• Always operate portable generators outside, at least 20 feet away from the house. Don’t operate a generator on a porch or in a carport. It may be convenient, but it’s too close to home and puts your family at risk of CO poisoning. Direct the generator’s exhaust away from your home and other buildings where someone can enter. Close windows and seal off vent openings that are near the generator or in the path of its exhaust.
  • Regularly check and maintain your portable generator to ensure it will work properly when needed. Read and follow all labels, instructions and warnings on the generator and in the owner’s manual.
  • Look for portable generators that have a CO shut-off safety feature. This safety feature automatically shuts off the generator when high levels of CO are present around the generator. CPSC estimates that models that are certified to the latest PGMA G300-2018 and UL 2201 safety standards reduce deaths from CO poisoning by 87% and 100%, respectively. UL 2201 certified models have reduced CO emissions in addition to the CO shut-off feature. 

Heating Systems 

Fuel-burning heating systems, including furnaces and fireplaces, can be a source of fatal or hazardous CO levels. Heating systems can cause CO poisoning if they are improperly installed, poorly maintained, have defective or blocked venting systems or are misused.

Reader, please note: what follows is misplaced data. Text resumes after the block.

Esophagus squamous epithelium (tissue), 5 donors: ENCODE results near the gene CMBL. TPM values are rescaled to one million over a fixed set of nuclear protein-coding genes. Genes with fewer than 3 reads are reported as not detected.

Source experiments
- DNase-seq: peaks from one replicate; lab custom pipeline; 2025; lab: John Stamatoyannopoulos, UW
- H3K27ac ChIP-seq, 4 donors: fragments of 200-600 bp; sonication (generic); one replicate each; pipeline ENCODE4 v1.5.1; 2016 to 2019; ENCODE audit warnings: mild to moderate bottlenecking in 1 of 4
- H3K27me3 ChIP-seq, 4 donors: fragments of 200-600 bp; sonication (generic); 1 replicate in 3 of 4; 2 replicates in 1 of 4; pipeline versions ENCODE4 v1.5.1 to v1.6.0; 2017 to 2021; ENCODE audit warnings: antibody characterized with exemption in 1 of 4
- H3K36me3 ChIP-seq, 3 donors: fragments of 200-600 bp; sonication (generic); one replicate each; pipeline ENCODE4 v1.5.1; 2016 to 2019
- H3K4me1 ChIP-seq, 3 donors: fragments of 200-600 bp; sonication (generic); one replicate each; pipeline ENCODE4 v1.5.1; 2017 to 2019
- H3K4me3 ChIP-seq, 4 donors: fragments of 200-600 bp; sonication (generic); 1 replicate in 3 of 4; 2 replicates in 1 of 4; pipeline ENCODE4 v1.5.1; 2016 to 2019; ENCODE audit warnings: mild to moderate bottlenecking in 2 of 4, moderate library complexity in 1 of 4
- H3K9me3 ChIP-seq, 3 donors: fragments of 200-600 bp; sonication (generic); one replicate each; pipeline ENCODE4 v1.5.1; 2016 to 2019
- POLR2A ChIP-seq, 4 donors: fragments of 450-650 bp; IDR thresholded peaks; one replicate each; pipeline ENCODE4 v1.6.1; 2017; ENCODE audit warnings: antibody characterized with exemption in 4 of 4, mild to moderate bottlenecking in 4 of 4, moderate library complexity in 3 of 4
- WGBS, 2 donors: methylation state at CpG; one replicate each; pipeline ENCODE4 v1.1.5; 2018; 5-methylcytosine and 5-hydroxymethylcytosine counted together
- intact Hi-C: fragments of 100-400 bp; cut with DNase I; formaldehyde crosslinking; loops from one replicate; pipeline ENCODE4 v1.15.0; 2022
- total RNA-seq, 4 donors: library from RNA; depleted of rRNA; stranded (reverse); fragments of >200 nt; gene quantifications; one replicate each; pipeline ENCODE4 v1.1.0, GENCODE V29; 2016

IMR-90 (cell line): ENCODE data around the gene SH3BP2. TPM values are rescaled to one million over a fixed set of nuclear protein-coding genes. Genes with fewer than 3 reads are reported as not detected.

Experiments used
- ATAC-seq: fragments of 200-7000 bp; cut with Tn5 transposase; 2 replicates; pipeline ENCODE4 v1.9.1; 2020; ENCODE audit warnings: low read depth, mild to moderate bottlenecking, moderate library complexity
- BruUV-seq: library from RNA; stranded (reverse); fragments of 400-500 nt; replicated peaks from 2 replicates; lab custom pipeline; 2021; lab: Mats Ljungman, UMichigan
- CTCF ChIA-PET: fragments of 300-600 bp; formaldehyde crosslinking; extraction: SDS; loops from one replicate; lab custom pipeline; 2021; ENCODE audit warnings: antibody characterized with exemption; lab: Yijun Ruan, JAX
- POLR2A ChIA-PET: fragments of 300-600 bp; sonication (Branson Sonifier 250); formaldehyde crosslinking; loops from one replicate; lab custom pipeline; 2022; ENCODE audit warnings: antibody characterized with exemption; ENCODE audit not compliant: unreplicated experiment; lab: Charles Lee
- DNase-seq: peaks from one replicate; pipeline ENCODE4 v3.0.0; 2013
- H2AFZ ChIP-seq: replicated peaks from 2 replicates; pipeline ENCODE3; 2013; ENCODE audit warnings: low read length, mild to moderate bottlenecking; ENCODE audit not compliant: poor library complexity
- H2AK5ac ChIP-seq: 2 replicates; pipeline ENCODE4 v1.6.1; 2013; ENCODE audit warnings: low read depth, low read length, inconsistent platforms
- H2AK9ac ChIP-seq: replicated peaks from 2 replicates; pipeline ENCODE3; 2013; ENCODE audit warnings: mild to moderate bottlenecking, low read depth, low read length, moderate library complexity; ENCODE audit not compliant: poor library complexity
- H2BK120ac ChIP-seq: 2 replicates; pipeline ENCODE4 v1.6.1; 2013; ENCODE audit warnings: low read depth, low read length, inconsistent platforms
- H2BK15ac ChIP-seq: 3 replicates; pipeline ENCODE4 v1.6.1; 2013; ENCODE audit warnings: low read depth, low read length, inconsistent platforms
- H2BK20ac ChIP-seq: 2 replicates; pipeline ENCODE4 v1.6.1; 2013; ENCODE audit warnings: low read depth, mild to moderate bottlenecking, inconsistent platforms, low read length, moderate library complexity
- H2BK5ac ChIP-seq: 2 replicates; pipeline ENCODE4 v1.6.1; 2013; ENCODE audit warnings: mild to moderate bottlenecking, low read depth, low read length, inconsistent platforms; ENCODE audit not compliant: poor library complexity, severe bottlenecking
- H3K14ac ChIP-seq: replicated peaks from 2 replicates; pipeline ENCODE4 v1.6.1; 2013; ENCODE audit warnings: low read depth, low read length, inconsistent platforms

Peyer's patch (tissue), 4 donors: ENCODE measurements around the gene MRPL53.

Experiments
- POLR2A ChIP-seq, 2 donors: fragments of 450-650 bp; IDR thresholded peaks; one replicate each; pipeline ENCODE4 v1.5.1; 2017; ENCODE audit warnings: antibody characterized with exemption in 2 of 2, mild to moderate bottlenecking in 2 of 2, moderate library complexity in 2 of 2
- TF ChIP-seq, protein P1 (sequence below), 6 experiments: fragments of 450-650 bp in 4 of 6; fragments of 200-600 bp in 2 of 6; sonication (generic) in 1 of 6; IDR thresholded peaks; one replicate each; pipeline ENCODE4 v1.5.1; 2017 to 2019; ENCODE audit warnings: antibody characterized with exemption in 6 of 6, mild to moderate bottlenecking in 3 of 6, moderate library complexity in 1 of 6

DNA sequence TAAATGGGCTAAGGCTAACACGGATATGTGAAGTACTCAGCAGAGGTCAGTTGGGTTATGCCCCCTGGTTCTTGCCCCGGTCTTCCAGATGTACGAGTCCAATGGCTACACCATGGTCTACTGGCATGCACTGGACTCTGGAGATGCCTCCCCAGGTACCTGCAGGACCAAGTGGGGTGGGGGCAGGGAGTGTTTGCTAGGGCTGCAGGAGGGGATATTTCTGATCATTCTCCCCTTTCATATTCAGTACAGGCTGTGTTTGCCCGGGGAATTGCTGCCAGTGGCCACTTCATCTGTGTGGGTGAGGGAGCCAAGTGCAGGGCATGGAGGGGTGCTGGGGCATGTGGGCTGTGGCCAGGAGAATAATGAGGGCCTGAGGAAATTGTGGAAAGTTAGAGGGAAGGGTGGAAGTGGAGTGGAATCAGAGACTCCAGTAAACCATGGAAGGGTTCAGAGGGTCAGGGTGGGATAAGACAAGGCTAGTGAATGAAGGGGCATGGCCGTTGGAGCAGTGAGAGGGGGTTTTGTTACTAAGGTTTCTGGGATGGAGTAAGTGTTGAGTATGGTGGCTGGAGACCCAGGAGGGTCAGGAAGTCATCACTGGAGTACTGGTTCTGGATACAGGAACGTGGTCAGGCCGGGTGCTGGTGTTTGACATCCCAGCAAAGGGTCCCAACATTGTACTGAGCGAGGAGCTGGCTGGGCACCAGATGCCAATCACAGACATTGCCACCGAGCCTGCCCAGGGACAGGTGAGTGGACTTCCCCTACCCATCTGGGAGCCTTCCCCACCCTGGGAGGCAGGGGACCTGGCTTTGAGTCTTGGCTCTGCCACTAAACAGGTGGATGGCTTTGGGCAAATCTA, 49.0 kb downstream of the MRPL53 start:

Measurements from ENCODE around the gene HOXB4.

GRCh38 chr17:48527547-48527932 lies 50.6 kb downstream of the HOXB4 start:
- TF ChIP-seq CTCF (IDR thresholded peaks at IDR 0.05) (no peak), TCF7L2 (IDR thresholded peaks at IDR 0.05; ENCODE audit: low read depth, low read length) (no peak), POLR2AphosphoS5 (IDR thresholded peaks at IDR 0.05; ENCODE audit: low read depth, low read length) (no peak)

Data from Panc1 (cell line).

• Have a professional inspect all fuel-burning heating systems, including furnaces, boilers, fireplaces, wood stoves, water heaters, chimneys, flues and vents each year.
  • Clear snow away from the outside vents for fuel-burning appliances such as furnaces so that dangerous carbon monoxide does not build up in the house. 

Portable Heaters 

CPSC estimates that fuel-burning portable heaters were involved in an estimated 33 unintentional, non-fire CO poisoning deaths in 2020. Portable heaters can also cause fires. 

  • Never leave portable heaters on while sleeping. 
  • NEVER leave running unattended in a confined space to reduce hyperthermia hazards.
  • Place the heater on a stable, level surface, located where it will not be knocked over. 
  • Keep all sides of the portable heater at least 3 feet from beds, clothes, curtains, papers, sofas and other items that can catch fire.